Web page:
Today, April 5, 2019 USCIS announced the Agency has received a sufficient number of petitions projected as needed to reach the congressionally-mandated 65,000 H-1B visa regular cap for fiscal year 2020. USCIS announced that the Agency will next determine if the Agency has received a sufficient number of petitions to meet the 20,000 H-1B visa U.S. advanced degree exemption, known as the master’s cap.
The following report has been shared by Jasmine Rios, Law Clerk with KNG regarding the effects we have witnessed due to the government shutdown:
The government shutdown began in December of 2018 and unfortunately, it’s effects are transcending into the 2019 new year.
Government officials and agencies are directly affected by the lapse in funding and, as to be expected, those individuals and businesses that depend on those agencies are seeing its adverse effects as well. Immigration firms and their clients are not exempt from the ripples that the government shutdown has caused. As our business continues to strive in aiding our clients in their immigration matters, those adverse effects are becoming evident.
Today, USCIS twitted “We’re open! The government shutdown doesn’t affect our scheduled interviews and appointments because they’re funded by fees. If you have an appointment, come into our office.” However, in the past few weeks, we have been unable to receive adequate case updates because USCIS and CBP have been unable to maintain their websites due to lack of funding or able to answer phone calls.
Specifically, CBP has provided the following within their website: “Notice: Due to the lapse in federal funding, this website will not be actively managed. This Website was last updated on December 21, 2018 and will not be updated until after funding is enacted.
As such, information on this website may not be up to date.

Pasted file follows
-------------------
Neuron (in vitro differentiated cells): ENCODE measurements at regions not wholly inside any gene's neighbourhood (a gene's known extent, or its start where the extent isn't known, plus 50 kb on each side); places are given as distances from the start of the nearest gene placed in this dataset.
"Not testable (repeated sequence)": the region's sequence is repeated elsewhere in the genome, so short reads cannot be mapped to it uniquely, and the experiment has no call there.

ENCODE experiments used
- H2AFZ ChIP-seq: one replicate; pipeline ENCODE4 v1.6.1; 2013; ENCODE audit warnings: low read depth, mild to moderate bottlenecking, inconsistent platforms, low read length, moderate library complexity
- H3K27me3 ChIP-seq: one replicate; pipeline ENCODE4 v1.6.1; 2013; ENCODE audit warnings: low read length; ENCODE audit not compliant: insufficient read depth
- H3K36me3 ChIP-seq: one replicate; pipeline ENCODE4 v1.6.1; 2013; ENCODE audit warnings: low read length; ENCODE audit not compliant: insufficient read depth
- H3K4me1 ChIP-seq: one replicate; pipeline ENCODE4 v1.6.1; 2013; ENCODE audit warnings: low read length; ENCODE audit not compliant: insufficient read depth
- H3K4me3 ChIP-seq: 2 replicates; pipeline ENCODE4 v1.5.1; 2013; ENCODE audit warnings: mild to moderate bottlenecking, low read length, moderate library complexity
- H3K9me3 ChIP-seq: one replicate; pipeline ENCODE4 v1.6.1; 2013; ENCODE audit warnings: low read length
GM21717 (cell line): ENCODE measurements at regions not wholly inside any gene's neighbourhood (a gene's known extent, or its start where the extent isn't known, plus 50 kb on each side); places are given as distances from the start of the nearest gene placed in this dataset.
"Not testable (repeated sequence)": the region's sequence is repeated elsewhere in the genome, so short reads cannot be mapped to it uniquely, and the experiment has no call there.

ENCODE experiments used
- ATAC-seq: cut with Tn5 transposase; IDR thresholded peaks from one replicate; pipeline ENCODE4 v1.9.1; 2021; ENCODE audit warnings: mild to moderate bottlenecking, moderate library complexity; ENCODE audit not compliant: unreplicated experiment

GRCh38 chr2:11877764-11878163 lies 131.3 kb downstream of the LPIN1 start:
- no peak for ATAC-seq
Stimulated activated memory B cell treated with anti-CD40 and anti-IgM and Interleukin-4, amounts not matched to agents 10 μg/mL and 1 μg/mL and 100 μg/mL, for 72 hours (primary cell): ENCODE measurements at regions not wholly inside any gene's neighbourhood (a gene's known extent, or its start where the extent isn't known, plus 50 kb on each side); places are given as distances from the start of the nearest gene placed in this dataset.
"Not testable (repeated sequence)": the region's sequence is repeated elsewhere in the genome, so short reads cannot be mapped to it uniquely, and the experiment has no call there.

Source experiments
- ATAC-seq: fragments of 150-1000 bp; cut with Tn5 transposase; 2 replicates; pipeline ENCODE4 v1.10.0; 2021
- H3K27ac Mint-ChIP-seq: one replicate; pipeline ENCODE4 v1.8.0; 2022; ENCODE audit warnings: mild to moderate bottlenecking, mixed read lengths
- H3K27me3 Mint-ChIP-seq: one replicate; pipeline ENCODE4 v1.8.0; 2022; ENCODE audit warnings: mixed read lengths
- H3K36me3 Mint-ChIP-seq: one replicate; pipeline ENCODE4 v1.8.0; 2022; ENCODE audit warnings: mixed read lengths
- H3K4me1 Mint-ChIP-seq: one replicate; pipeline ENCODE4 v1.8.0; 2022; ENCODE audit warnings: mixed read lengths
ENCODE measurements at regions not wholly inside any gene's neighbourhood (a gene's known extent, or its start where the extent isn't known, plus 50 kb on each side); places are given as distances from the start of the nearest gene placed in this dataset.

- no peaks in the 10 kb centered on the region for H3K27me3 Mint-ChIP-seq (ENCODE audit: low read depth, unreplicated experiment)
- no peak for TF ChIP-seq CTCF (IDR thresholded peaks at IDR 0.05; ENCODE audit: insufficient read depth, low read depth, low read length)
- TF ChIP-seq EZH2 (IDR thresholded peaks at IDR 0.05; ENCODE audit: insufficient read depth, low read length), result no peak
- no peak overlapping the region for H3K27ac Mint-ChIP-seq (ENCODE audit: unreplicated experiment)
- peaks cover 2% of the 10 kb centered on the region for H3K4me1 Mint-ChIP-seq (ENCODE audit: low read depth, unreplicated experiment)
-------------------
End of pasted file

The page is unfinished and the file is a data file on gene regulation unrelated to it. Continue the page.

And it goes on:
Transactions submitted via this website might not be processed and we will not be able to respond to inquiries until after appropriations are enacted.”
Meanwhile, several cases sent to Service Centers sit at the postal office waiting for pick-up by USCIS.
Although the deadline has been met, we await to see what the effects of the backlog will be when the shutdown ends.
As the government shutdown persists please forward any questions, concerns, you may be facing by commenting below or contacting us.
The KNG Law team will update as any new information develops.
Today Jan. 2, 2019, is the last day to submit comments to the new proposed registration requirement for cap-subject H-1B petitions. If you are affected, either as an H-1B Petitioner, H-1B employee, or representative of any respective parties, I encourage you to voice your opinions via the open comment period, open until 11:59PM EST time. Your personal comment can be shared here.
To read more on the proposed rule released by the Department of Homeland Security(DHS) and the United States Citizenship and Immigration Services (USCIS) please take a look here.
For inspiration, here is KNG Law’s comment to the proposed rule.
The iCERT Portal System is currently unavailable.
Today the Department of Labor (DOL) experienced a system disruption on the agency’s online iCert Portal. It appears the entire website is shut down, which currently prevents employers and their representatives from submitting forms such as the labor condition application required for H-1B and other nonimmigrant visas. DOL indicates that the disruption may occur for a few days and will update users tomorrow, January 3 with new information.
KNG Law will be monitoring the issue and will update here accordingly with further information.
The Department of Homeland Security (DHS) announced today a notice of proposed rulemaking that would require petitioners seeking to file H-1B cap-subject petitions to first electronically register with U.S. Citizenship and Immigration Services (USCIS) during a designated registration period.
On August 9, 2018 U.S. Citizenship and Immigration Services (USCIS) published a revised final policy memorandum (PDF, 129 KB) related to unlawful presence for F, M, J status holders after considering feedback received during a 30-day public comment period that ended June 11, 2018.
On July 30, 2018 USCIS released and update indicating the agency will delay the implementation of their new policy (released June 28, 2018) authorizing the agency to begin initiating removal (deportation) proceedings for certain individuals seeking immigration benefits by issuing notices to appear (NTAs). A shift from previous policy that did not authorize the agency to initiate NTAs.
Today, July 13, 2018, U.S. Citizenship and Immigration Services (USCIS) posted a policy memorandum (PDF, 113 KB) (PM) that provides guidance to USCIS adjudicators regarding their discretion to deny an application, petition, or request without first issuing a Request for Evidence (RFE) or Notice of Intent to Deny (NOID) when required initial evidence was not submitted or the evidence of record fails to establish eligibility.